Friday, June 21, 2019

Leadership Lesson 5: Stop, Challenge, Choose

Leadership Expectation: Show Up Positive

Difficult, high-stress situations arise often in our fast-paced, changing world. As leaders, expectations for emotional control are also high and can lead to the suppression of our own feelings, increasing our anxiety and level of burnout. As stress levels rise and the pressure for quick decisions grows, the Stop, Challenge, Choose method can aid us in keeping our emotions under control, achieving better outcomes, and having more mature interactions with our teams and coworkers.

Stop, Challenge, Choose is a method for engaging in more strategic thinking using rational thought. Strategic thinking is a decision-making tool that relies on objectivity as a means to seeing a situation from a more creative perspective. Rational thought, or the ability to consider relevant variables and arrive at a sound conclusion, diversifies our interpretations of events (because we stop relying on what we’ve always done before) and guides us to make better choices. Objectively understanding our surroundings helps us find the best way to solve a problem.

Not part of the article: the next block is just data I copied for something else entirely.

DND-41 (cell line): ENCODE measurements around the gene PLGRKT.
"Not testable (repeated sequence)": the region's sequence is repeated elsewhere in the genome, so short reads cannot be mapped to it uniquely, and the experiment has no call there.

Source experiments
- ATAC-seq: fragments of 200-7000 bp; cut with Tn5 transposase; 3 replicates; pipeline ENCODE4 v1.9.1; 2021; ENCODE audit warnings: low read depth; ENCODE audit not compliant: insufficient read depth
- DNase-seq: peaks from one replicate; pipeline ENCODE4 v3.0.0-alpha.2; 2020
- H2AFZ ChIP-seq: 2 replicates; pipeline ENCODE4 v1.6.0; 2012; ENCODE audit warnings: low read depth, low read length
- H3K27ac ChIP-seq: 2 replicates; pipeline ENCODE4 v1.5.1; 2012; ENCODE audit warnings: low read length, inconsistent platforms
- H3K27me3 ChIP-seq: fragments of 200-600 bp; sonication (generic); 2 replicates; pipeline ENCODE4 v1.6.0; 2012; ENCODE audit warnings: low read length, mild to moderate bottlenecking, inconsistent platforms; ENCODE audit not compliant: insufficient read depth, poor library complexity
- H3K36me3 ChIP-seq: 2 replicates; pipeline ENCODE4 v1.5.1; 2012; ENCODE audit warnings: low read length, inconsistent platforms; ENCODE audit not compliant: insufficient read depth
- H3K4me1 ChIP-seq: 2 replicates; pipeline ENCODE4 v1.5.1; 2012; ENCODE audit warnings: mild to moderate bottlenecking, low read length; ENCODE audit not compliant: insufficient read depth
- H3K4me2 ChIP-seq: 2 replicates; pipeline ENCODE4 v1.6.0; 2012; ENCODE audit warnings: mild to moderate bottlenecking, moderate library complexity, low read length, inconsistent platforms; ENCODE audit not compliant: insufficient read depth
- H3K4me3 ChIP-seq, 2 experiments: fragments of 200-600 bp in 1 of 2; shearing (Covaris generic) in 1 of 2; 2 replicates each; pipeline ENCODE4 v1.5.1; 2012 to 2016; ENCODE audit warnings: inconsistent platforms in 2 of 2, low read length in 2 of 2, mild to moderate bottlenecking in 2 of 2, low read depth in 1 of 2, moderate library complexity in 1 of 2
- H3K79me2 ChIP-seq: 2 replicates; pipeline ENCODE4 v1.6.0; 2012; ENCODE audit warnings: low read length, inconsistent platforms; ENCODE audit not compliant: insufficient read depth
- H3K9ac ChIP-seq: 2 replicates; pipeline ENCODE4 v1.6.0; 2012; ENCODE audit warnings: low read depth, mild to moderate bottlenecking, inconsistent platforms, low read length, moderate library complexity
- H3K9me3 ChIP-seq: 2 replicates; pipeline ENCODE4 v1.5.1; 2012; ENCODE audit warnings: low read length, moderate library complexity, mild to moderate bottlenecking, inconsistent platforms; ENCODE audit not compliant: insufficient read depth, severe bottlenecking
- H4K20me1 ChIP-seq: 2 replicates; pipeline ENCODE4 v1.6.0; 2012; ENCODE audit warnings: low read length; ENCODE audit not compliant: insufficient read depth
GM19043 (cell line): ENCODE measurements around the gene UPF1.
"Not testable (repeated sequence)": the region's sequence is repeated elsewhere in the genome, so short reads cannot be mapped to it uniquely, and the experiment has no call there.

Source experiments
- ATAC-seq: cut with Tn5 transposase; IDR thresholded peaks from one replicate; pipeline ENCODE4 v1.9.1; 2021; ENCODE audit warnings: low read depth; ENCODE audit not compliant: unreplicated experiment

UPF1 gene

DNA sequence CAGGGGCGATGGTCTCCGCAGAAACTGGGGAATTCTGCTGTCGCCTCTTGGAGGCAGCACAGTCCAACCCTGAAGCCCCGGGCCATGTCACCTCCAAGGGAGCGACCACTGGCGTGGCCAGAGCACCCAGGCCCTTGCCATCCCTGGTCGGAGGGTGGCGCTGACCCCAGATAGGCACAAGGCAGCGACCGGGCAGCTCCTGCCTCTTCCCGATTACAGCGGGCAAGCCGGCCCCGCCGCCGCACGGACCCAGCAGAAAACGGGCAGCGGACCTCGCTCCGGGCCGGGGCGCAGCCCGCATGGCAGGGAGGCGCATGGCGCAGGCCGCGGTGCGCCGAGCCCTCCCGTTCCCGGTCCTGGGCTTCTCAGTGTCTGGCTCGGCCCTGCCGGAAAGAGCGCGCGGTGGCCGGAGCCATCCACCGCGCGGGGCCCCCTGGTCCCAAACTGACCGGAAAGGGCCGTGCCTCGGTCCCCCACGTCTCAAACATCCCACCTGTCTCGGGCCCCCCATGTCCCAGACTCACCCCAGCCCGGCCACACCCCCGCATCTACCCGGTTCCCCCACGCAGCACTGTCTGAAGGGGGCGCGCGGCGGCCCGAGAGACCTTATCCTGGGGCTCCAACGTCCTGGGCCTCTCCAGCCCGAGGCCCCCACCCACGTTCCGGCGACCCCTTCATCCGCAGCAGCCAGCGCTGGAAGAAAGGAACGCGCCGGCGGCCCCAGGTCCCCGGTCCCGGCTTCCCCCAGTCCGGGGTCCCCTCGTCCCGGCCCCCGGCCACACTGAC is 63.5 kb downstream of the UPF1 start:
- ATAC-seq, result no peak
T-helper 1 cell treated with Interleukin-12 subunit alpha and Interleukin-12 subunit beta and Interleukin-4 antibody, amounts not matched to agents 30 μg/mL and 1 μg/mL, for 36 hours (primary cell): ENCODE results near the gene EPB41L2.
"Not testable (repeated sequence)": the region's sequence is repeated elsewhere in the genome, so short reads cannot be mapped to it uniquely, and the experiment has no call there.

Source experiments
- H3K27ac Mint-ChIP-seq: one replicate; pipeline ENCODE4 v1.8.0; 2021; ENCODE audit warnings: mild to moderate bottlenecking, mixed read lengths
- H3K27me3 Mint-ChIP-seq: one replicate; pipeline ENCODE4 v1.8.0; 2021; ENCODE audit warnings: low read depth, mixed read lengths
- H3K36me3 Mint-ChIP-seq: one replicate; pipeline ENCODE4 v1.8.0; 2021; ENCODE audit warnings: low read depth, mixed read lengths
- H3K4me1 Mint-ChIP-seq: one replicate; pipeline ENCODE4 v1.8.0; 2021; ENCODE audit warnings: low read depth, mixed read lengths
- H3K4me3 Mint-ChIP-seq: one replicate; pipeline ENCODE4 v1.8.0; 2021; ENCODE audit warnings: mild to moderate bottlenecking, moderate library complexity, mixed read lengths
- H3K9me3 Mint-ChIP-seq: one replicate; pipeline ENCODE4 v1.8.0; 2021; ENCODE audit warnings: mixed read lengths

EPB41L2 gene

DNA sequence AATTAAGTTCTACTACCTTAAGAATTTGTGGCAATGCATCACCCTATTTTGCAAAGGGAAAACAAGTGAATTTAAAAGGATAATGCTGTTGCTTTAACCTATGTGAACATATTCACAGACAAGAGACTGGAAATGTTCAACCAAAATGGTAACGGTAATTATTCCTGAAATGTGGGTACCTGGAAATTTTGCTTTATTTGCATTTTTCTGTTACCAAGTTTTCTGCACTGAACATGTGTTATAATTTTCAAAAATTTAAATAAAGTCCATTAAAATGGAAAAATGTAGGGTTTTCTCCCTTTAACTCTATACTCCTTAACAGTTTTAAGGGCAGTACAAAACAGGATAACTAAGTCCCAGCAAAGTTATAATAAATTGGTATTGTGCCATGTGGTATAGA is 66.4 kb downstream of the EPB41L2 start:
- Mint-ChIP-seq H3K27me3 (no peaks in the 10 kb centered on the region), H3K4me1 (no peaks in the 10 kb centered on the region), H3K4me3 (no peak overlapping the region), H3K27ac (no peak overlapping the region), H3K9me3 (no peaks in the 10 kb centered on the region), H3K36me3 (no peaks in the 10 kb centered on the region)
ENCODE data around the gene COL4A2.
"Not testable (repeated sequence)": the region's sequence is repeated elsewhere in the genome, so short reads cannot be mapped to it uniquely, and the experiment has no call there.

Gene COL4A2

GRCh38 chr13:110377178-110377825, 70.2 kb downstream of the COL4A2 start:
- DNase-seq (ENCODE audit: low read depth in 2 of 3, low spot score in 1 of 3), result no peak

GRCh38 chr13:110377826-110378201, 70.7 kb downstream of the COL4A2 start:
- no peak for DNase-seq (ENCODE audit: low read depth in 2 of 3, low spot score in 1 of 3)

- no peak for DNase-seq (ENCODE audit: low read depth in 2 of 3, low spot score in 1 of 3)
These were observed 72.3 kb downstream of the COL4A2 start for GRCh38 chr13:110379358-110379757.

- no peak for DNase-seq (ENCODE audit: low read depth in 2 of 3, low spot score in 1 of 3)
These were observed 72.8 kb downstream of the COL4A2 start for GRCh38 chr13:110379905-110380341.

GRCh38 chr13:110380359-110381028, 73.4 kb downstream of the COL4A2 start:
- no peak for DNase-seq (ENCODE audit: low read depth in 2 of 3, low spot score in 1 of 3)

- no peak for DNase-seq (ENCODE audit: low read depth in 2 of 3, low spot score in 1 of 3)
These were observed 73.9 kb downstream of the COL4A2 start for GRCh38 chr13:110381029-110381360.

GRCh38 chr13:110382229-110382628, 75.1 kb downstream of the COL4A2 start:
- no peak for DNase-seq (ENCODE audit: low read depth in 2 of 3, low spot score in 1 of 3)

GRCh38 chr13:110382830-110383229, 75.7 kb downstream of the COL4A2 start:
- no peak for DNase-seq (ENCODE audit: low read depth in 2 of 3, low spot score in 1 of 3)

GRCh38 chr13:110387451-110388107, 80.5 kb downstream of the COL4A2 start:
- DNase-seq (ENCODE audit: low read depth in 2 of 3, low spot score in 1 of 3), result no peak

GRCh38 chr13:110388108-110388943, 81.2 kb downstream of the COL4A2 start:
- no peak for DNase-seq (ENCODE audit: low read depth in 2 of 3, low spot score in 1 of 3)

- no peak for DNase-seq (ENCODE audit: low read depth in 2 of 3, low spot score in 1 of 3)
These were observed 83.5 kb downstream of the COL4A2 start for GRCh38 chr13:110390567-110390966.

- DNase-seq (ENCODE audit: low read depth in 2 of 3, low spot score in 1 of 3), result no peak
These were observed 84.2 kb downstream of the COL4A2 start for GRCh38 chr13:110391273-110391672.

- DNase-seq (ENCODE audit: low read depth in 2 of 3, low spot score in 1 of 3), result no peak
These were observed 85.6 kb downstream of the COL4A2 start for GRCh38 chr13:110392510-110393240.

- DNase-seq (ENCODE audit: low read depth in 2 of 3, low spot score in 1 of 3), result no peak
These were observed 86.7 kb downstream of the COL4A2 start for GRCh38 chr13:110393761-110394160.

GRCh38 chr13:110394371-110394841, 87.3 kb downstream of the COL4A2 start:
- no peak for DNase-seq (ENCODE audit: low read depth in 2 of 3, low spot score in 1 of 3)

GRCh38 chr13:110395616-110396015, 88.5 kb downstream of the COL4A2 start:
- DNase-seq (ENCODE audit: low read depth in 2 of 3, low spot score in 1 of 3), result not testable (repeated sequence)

When presented with a difficult situation:

  • Stop. Before we respond to an event, situation, or question, it is useful to pause and reflect for a moment—especially when we are stressed or irritated (or afraid, or angry). Take a deep breath and find your center, the place at your core where you are most at peace with yourself. 
  • Challenge. Our immediate thoughts are not always the best ones, particularly when a situation triggers a memory that had a negative outcome in the past. Take note of your immediate response, weigh the validity of your emotions, and reexamine the facts in a more objective way. In other words: we must not let how we feel about a situation (or a person!) guide our decision-making.
  • Choose. Select the best response based on your objective interpretation of the facts. Choosing logic over emotion is usually the best course of action in both professional and personal settings—especially when tensions are high! 

Through this work we can add depth to our relationships and leverage our learning for more positive, successful outcomes.

“Learn as if you were going to live forever. Live as if you are going to die tomorrow.”
– Mahatma Gandhi

Tip #5: Stop before you react. Challenge immediate negative assumptions. Choose the best response. 

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